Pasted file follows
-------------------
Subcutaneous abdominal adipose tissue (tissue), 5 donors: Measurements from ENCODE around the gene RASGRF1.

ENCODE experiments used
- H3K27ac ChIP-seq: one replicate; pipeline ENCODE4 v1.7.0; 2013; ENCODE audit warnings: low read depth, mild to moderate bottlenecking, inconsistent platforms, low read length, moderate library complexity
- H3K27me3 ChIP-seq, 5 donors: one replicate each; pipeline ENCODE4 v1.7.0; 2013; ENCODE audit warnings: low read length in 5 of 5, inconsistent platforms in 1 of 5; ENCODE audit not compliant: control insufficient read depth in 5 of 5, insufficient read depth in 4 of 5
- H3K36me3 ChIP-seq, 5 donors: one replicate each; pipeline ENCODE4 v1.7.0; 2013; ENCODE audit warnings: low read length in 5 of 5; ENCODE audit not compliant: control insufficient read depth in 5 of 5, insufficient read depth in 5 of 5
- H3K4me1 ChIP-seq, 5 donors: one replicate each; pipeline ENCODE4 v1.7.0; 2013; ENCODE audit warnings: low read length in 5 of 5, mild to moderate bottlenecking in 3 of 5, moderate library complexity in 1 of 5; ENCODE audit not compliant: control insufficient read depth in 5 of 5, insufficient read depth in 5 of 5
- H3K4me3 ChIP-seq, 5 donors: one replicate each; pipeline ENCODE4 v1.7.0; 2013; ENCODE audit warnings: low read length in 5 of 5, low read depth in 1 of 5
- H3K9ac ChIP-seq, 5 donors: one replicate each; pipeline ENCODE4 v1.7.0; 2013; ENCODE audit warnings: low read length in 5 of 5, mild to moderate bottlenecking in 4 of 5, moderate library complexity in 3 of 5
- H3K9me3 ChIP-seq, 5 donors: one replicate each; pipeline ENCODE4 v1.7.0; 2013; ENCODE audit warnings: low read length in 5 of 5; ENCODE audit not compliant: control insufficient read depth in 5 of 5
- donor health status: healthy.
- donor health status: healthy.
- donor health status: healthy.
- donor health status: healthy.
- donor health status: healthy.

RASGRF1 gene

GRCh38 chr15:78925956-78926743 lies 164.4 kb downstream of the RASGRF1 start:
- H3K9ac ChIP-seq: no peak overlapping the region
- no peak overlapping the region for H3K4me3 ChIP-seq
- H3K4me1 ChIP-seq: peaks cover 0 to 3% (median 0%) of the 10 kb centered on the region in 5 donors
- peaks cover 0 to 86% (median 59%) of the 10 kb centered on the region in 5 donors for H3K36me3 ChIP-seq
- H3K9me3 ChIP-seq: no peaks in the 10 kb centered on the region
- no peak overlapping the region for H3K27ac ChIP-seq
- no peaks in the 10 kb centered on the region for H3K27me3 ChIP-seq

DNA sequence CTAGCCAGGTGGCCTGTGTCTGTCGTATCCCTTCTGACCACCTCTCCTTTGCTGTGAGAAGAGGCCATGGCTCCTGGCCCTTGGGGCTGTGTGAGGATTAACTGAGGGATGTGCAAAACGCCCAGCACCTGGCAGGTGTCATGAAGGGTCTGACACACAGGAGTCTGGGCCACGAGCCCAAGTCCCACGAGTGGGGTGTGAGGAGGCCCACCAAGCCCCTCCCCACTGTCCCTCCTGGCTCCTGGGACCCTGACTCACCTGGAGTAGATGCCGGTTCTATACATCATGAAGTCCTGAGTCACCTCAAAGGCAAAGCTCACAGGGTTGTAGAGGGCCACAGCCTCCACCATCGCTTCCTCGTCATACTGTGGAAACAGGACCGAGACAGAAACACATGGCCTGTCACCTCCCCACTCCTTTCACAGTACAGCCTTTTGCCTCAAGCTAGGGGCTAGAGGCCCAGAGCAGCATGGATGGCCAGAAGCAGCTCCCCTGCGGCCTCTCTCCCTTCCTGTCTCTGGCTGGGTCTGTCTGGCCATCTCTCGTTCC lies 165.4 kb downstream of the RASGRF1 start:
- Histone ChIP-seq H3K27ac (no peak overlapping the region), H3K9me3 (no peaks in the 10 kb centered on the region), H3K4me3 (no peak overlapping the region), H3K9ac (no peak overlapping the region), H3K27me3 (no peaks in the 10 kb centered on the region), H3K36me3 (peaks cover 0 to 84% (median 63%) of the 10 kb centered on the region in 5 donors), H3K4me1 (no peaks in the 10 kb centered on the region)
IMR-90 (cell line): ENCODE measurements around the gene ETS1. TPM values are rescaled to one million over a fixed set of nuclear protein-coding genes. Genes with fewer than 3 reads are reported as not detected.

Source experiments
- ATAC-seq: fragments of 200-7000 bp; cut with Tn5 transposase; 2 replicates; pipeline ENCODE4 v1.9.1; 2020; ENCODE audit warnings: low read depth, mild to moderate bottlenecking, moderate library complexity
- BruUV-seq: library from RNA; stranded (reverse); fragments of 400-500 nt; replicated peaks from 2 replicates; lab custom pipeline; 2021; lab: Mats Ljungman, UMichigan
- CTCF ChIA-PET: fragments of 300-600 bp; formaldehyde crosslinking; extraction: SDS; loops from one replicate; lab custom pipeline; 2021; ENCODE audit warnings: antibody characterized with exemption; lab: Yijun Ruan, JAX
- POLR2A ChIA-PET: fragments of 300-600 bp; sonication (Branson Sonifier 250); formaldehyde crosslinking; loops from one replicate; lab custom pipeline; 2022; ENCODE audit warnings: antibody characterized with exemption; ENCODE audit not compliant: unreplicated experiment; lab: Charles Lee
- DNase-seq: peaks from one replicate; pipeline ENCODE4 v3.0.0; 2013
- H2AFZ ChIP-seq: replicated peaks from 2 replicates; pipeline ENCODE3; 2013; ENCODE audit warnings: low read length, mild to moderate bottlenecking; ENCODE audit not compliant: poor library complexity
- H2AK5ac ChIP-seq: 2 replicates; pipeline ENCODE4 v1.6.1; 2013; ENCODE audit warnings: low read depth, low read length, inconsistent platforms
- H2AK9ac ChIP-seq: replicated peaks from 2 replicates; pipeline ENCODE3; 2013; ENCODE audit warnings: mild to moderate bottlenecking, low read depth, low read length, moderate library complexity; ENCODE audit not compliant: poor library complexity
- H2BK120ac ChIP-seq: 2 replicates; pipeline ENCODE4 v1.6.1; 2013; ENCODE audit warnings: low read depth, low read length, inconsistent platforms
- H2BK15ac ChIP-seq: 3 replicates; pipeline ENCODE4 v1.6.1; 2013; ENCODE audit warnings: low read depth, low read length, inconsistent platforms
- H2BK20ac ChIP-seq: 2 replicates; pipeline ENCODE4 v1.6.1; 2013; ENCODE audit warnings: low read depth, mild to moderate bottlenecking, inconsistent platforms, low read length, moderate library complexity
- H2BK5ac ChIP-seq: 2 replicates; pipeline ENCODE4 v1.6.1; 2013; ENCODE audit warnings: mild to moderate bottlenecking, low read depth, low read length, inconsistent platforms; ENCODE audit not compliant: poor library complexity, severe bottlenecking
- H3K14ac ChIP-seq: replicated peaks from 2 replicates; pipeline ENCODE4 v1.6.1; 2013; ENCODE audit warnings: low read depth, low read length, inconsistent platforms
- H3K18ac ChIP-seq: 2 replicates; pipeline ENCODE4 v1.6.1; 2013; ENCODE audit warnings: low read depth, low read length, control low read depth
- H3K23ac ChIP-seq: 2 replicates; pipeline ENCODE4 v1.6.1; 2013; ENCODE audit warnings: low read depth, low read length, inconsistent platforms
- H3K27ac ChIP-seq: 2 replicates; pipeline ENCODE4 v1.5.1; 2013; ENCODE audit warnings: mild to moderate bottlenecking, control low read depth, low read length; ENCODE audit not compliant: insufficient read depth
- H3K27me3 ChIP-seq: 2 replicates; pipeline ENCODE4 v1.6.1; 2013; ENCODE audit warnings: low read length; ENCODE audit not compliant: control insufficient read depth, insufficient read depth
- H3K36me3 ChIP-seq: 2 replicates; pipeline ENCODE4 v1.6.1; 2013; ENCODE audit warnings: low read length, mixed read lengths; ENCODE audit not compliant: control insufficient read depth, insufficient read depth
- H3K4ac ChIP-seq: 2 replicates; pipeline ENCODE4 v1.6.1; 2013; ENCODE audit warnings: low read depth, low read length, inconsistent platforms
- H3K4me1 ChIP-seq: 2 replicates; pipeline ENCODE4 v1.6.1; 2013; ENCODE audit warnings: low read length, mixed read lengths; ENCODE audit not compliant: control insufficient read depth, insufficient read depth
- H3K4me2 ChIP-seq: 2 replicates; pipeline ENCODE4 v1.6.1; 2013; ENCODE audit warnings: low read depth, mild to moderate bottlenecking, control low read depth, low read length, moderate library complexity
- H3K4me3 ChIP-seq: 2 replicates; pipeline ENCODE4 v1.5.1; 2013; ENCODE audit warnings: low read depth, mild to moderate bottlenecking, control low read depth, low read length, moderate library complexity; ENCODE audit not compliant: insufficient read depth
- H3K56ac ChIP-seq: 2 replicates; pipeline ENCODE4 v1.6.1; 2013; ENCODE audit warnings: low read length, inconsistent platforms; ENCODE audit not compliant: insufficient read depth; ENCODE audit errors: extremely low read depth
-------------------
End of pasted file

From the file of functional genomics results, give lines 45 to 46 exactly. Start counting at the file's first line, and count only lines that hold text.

- H3K36me3 ChIP-seq: 2 replicates; pipeline ENCODE4 v1.6.1; 2013; ENCODE audit warnings: low read length, mixed read lengths; ENCODE audit not compliant: control insufficient read depth, insufficient read depth
- H3K4ac ChIP-seq: 2 replicates; pipeline ENCODE4 v1.6.1; 2013; ENCODE audit warnings: low read depth, low read length, inconsistent platforms